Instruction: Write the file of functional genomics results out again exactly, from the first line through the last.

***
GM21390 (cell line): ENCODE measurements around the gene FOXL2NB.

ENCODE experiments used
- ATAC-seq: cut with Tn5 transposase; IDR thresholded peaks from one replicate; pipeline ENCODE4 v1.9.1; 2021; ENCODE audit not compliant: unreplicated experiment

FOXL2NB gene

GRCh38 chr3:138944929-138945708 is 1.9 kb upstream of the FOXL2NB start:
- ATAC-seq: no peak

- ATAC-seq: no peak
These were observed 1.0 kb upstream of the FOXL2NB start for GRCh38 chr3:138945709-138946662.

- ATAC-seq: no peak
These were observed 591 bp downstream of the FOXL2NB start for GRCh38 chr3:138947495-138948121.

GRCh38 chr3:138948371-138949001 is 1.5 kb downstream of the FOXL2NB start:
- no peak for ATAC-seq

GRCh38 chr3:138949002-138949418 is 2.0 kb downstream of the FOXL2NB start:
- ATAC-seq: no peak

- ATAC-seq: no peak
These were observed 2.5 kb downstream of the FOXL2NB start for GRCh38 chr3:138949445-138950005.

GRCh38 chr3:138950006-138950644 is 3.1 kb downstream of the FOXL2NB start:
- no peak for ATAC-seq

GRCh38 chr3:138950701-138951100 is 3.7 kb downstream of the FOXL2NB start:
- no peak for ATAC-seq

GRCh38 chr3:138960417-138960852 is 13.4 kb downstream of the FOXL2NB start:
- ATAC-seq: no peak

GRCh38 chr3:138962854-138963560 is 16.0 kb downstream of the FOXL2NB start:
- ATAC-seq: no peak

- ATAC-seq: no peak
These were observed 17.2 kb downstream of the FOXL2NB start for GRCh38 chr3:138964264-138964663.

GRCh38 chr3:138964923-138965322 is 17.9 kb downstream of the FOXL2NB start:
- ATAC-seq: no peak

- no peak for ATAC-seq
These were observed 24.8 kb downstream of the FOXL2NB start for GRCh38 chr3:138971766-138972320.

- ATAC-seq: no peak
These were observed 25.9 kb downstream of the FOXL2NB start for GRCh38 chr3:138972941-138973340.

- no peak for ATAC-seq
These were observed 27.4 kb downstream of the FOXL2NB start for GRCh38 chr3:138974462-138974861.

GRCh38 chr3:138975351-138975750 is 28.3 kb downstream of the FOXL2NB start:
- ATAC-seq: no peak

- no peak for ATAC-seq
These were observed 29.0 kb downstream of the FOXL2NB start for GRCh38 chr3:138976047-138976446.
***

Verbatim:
GM21390 (cell line): ENCODE measurements around the gene FOXL2NB.

ENCODE experiments used
- ATAC-seq: cut with Tn5 transposase; IDR thresholded peaks from one replicate; pipeline ENCODE4 v1.9.1; 2021; ENCODE audit not compliant: unreplicated experiment

FOXL2NB gene

GRCh38 chr3:138944929-138945708 is 1.9 kb upstream of the FOXL2NB start:
- ATAC-seq: no peak

- ATAC-seq: no peak
These were observed 1.0 kb upstream of the FOXL2NB start for GRCh38 chr3:138945709-138946662.

- ATAC-seq: no peak
These were observed 591 bp downstream of the FOXL2NB start for GRCh38 chr3:138947495-138948121.

GRCh38 chr3:138948371-138949001 is 1.5 kb downstream of the FOXL2NB start:
- no peak for ATAC-seq

GRCh38 chr3:138949002-138949418 is 2.0 kb downstream of the FOXL2NB start:
- ATAC-seq: no peak

- ATAC-seq: no peak
These were observed 2.5 kb downstream of the FOXL2NB start for GRCh38 chr3:138949445-138950005.

GRCh38 chr3:138950006-138950644 is 3.1 kb downstream of the FOXL2NB start:
- no peak for ATAC-seq

GRCh38 chr3:138950701-138951100 is 3.7 kb downstream of the FOXL2NB start:
- no peak for ATAC-seq

GRCh38 chr3:138960417-138960852 is 13.4 kb downstream of the FOXL2NB start:
- ATAC-seq: no peak

GRCh38 chr3:138962854-138963560 is 16.0 kb downstream of the FOXL2NB start:
- ATAC-seq: no peak

- ATAC-seq: no peak
These were observed 17.2 kb downstream of the FOXL2NB start for GRCh38 chr3:138964264-138964663.

GRCh38 chr3:138964923-138965322 is 17.9 kb downstream of the FOXL2NB start:
- ATAC-seq: no peak

- no peak for ATAC-seq
These were observed 24.8 kb downstream of the FOXL2NB start for GRCh38 chr3:138971766-138972320.

- ATAC-seq: no peak
These were observed 25.9 kb downstream of the FOXL2NB start for GRCh38 chr3:138972941-138973340.

- no peak for ATAC-seq
These were observed 27.4 kb downstream of the FOXL2NB start for GRCh38 chr3:138974462-138974861.

GRCh38 chr3:138975351-138975750 is 28.3 kb downstream of the FOXL2NB start:
- ATAC-seq: no peak

- no peak for ATAC-seq
These were observed 29.0 kb downstream of the FOXL2NB start for GRCh38 chr3:138976047-138976446.